The View From 1776
Friday, August 05, 2011
The Paradox Of Reason
Liberal-progressivism’s earliest claim was its supposed foundation in scientific rationality. Historical experience has demonstrated, instead, the irrationality of liberal-progressivism.
Liberal-progressives’ abstract “reason” is the impulse behind Nancy Pelosi’s ferocious belief that the Democrat/Socialist Party knows what is best for you, displayed in ram-rodding Obamacare into law over objections of the majority of citizens. It is displayed in the Democratic/Socialist Party belief that it can deliver welfare-state entitlements that can be funded only with the creation of fictitious, fiat money. It is displayed in the Democrat/Socialist Party’s embrace of inflation as the way to deal with our exploding national debt.
Liberal-progressivism’s infatuation with abstract “reason” began in the 18h century with a radically new conception of human nature.
Universal experience over the ages is that humans have the potential for both good and evil and that the moral precepts of religion, enshrined in custom, are essential to social order. As John Adams expressed it in 1798, “We have no government armed with the power capable of contending with human passions, unbridled by morality and true religion. Our constitution is made only for a moral and religious people. It is wholly inadequate to the government of any other.”
The ill-named French Enlightenment turned this conception upside down. Enormous advances in the physical sciences, mathematics, and physics during the 17th century seemed to French philosophers of the bloody and tyrannical French Revolution to have enabled humans to conquer nature, to make of themselves and society whatever their imaginations conceived.
Just as Newton had discovered the laws of physics that governed the movement of the planets, expressed in the exactitude of mathematics, philosophers anticipated discovering sociological laws governing human conduct. Intellectuals would be able, applying their superior knowledge, to create policies based on those laws that would guide human society into a path of perfection.
Jean-Jacques Rousseau was the quintessential early voice of that hubristic presumption. Underlying it was his theory that humans, in the primordial state of nature, all had been good and benevolent. The advent of private property had changed this idyllic condition, unleashing greed, crime, and wars. The road back to this Garden of Eden could be opened by removing the institution of private property and restructuring the political state that supports property rights. Today we see it in the Democrat/Sociaist Party’s fierce devotion to taxing “the rich” and redistributing income according to their designs.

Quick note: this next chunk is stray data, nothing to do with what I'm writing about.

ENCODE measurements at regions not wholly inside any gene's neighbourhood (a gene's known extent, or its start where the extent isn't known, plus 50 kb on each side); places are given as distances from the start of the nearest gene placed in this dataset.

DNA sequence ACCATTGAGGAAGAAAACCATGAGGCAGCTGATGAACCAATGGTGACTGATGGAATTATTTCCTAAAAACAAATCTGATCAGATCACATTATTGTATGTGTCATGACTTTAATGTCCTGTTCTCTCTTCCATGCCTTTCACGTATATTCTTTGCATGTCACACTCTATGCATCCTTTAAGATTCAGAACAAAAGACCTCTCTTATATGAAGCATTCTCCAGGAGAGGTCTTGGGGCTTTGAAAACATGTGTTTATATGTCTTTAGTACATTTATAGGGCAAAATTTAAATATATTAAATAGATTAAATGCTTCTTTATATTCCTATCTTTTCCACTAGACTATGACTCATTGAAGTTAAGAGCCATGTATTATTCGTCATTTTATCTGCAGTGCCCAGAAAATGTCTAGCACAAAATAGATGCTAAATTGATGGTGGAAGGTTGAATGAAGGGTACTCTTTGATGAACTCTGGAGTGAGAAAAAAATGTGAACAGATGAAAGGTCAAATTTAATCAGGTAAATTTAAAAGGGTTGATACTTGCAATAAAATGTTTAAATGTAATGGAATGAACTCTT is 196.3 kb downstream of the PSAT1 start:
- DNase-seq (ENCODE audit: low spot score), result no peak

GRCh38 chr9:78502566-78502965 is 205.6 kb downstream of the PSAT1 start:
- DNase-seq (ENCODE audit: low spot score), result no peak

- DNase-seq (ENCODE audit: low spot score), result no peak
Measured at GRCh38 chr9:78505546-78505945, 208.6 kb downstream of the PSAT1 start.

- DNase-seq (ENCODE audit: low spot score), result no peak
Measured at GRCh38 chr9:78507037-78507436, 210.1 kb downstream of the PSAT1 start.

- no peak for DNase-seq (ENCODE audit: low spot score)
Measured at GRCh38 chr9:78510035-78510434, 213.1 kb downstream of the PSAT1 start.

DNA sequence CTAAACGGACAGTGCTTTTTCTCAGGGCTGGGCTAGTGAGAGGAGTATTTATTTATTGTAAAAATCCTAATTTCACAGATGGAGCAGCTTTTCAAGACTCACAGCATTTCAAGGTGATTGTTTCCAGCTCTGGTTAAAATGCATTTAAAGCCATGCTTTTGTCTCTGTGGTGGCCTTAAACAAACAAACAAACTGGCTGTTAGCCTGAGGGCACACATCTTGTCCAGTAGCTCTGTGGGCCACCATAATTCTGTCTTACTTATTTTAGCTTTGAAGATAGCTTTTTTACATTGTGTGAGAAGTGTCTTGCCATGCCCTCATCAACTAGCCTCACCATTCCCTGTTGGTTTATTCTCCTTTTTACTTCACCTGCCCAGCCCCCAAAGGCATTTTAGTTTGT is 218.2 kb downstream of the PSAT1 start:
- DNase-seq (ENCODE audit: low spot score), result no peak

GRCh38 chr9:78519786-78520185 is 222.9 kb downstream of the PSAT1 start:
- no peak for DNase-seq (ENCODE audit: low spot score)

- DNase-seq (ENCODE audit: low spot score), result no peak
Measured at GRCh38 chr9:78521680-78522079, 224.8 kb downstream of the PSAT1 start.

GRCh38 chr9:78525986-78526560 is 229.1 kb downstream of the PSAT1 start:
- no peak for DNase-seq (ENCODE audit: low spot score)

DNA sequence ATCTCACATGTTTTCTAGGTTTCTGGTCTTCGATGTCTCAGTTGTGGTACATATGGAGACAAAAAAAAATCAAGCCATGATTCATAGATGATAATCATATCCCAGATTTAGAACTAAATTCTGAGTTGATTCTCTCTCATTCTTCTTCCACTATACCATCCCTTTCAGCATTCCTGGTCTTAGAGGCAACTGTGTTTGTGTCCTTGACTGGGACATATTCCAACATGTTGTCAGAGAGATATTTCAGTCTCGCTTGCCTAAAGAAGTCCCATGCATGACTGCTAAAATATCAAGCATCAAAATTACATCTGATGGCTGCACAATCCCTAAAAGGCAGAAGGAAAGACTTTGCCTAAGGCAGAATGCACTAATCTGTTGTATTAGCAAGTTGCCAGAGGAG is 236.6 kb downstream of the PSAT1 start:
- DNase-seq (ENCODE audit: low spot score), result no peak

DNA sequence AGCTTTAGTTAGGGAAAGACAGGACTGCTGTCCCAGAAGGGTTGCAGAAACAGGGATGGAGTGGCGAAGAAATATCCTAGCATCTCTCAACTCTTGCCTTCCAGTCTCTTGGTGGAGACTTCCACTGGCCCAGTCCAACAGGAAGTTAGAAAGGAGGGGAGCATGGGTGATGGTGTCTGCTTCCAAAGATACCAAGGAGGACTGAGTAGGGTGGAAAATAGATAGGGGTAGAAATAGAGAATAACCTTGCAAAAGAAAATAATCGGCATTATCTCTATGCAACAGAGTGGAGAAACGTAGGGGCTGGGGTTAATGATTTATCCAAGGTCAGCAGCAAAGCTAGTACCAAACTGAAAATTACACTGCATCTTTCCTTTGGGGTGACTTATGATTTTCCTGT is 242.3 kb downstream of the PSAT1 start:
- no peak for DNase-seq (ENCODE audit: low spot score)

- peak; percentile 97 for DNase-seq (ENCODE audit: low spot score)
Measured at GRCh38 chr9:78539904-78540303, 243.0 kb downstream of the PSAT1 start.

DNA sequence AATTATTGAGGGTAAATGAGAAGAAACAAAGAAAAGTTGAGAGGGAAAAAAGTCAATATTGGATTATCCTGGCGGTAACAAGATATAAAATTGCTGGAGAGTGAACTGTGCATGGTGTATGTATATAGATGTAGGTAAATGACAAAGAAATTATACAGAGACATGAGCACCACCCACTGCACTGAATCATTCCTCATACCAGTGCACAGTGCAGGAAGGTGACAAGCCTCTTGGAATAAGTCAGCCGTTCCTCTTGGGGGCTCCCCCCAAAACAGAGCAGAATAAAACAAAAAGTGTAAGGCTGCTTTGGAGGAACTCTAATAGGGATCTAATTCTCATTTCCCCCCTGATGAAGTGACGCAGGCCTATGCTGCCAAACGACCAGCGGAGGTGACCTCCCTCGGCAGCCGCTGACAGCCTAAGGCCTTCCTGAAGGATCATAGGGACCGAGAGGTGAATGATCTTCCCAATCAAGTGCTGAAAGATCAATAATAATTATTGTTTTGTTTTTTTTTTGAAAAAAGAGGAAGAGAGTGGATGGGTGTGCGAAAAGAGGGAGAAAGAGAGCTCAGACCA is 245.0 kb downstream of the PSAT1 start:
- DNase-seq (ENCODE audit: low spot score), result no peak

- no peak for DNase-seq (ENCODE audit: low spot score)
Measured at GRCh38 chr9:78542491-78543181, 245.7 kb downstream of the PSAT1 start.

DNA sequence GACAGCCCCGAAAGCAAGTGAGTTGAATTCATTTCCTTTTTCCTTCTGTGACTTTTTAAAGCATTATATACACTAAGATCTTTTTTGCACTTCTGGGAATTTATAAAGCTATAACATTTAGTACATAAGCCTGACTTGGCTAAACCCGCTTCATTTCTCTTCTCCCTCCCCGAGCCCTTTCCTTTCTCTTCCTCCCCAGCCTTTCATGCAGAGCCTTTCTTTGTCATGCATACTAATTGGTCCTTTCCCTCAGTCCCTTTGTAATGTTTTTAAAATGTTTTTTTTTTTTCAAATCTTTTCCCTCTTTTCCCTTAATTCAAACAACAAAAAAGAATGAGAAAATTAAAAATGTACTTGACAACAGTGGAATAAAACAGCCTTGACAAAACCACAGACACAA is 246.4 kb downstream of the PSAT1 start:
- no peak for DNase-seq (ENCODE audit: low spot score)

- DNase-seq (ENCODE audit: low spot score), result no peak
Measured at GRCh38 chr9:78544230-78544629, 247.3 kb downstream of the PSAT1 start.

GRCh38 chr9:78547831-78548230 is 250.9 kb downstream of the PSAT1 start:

Even Rousseau acknowledged, however, that there existed no historical evidence to support that thesis. His “reason” assured him, Rousseau said, that his musing had to be correct.
French revolutionaries thumbed their noses at God, establishing the goddess Reason as their ruling deity. Subsequently, Auguste Comte conceptualized the Religion of Humanity, of which he said that belief in a Creator God was nonsense outmoded by the progress of abstract History; the proper object of worship was another abstraction, Humanity itself. This amounted to looking into a mirror and worshipping oneself.
Experience in the French Revolution was shortly to prove that these lofty and superficially high-minded beliefs could be instituted only with the brute force of the political state. The Reign of Terror slaughtered more than seventy thousand French citizens deemed enemies of the Revolution. Lenin and Stalin took liberal-progressive “reason” to its logical conclusion: liquidating tens of millions of people in the name of the greater good of humanity. They were hailed by American liberal-progressives in the 1920s through the 1960s as voices of Reason, humanity’s hope for change.
The enlightenment of liberal-progressive reason, it turns out, is really Arthur Koestler’s Darkness at Noon.